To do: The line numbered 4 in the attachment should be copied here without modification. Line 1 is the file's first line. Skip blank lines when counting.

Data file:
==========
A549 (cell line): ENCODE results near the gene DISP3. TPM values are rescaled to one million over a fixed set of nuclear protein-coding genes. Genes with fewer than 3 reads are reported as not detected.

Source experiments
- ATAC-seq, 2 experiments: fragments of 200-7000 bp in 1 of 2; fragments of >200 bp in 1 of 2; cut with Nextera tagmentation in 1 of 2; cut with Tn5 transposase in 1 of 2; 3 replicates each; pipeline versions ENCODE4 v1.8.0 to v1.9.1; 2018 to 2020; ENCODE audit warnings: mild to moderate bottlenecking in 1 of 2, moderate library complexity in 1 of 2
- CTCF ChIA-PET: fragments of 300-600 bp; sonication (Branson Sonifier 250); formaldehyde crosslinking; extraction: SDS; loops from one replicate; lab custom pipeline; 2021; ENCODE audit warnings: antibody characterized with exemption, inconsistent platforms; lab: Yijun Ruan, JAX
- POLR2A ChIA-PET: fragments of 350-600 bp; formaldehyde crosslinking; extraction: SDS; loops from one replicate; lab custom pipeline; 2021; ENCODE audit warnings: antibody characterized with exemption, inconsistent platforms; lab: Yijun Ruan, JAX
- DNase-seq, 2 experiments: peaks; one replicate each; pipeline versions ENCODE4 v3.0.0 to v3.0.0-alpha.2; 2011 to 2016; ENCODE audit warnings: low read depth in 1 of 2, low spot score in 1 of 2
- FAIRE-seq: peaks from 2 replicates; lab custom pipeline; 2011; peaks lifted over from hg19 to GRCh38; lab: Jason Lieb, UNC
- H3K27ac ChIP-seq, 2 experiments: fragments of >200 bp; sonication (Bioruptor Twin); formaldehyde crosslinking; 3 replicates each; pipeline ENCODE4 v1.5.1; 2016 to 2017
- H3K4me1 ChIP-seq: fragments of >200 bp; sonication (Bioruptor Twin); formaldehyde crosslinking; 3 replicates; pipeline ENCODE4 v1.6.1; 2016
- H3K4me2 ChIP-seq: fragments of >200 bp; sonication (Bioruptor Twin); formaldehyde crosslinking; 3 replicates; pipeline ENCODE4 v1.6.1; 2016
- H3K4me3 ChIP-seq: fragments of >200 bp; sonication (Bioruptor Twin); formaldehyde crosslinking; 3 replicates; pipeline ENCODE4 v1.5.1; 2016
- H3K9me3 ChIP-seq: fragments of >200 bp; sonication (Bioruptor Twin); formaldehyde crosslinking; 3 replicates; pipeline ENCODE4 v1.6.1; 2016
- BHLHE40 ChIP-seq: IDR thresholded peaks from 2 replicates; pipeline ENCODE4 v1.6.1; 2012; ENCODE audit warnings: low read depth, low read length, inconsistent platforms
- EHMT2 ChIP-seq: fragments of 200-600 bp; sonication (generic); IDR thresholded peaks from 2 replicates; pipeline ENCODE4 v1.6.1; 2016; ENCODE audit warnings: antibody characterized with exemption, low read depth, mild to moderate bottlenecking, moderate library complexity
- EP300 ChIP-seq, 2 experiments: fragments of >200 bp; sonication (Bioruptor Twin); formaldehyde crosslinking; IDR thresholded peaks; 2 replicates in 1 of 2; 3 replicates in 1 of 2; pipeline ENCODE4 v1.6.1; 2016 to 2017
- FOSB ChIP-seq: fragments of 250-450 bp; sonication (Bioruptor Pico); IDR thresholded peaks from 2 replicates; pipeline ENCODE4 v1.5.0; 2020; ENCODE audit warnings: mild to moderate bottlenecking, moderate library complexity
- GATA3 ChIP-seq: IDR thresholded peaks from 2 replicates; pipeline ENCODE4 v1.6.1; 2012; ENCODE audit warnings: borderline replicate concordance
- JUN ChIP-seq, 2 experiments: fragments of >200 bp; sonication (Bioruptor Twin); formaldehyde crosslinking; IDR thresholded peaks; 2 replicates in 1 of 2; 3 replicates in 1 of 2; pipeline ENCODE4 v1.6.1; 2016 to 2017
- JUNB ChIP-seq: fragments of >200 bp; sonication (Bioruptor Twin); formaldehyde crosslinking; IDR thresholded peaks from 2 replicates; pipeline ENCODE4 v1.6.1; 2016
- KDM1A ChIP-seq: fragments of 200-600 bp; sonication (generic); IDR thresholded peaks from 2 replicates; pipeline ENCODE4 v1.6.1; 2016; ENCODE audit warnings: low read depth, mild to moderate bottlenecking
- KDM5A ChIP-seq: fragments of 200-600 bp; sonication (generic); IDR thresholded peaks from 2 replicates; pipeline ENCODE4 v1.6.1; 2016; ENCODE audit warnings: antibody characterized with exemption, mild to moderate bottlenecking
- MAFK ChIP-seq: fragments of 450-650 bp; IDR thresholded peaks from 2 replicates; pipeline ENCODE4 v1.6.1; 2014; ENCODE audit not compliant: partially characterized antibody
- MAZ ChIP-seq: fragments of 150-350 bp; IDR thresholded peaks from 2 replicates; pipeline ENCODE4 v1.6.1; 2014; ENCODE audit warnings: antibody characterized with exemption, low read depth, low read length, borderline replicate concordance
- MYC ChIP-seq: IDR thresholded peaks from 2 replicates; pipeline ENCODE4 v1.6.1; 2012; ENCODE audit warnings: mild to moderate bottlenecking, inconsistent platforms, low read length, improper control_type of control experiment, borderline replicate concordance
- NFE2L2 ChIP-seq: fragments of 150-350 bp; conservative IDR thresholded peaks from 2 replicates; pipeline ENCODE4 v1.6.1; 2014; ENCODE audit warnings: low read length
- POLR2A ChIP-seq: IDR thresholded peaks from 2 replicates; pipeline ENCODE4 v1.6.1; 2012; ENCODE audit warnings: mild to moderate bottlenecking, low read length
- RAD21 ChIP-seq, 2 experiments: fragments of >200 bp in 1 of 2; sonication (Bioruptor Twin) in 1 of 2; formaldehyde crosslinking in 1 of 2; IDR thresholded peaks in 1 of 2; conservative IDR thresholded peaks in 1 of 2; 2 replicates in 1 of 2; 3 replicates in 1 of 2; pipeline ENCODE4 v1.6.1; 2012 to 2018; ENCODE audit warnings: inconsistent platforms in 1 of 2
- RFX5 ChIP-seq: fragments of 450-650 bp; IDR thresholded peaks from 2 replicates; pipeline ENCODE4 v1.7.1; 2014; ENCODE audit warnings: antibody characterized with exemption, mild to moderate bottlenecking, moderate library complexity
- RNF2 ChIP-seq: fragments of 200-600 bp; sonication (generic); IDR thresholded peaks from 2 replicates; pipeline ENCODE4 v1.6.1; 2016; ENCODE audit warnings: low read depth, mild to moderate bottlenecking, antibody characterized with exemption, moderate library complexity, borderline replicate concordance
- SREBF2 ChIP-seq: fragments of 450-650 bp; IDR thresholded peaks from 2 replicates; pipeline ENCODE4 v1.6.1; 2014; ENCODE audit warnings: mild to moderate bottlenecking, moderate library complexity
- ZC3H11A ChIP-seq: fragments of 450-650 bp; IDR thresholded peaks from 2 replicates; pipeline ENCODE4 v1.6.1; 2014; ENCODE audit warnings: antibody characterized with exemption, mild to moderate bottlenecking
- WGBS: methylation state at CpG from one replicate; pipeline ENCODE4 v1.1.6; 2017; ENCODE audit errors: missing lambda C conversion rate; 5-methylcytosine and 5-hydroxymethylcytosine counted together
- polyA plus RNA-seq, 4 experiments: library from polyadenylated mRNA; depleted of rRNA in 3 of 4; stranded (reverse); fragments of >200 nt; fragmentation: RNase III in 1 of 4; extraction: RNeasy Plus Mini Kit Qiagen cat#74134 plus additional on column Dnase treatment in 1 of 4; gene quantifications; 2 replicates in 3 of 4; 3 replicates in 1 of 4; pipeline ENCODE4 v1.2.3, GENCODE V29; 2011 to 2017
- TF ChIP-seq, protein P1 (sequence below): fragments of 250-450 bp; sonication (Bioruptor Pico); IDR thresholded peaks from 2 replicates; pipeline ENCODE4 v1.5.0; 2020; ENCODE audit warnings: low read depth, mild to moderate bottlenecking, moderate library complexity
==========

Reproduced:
- CTCF ChIA-PET: fragments of 300-600 bp; sonication (Branson Sonifier 250); formaldehyde crosslinking; extraction: SDS; loops from one replicate; lab custom pipeline; 2021; ENCODE audit warnings: antibody characterized with exemption, inconsistent platforms; lab: Yijun Ruan, JAX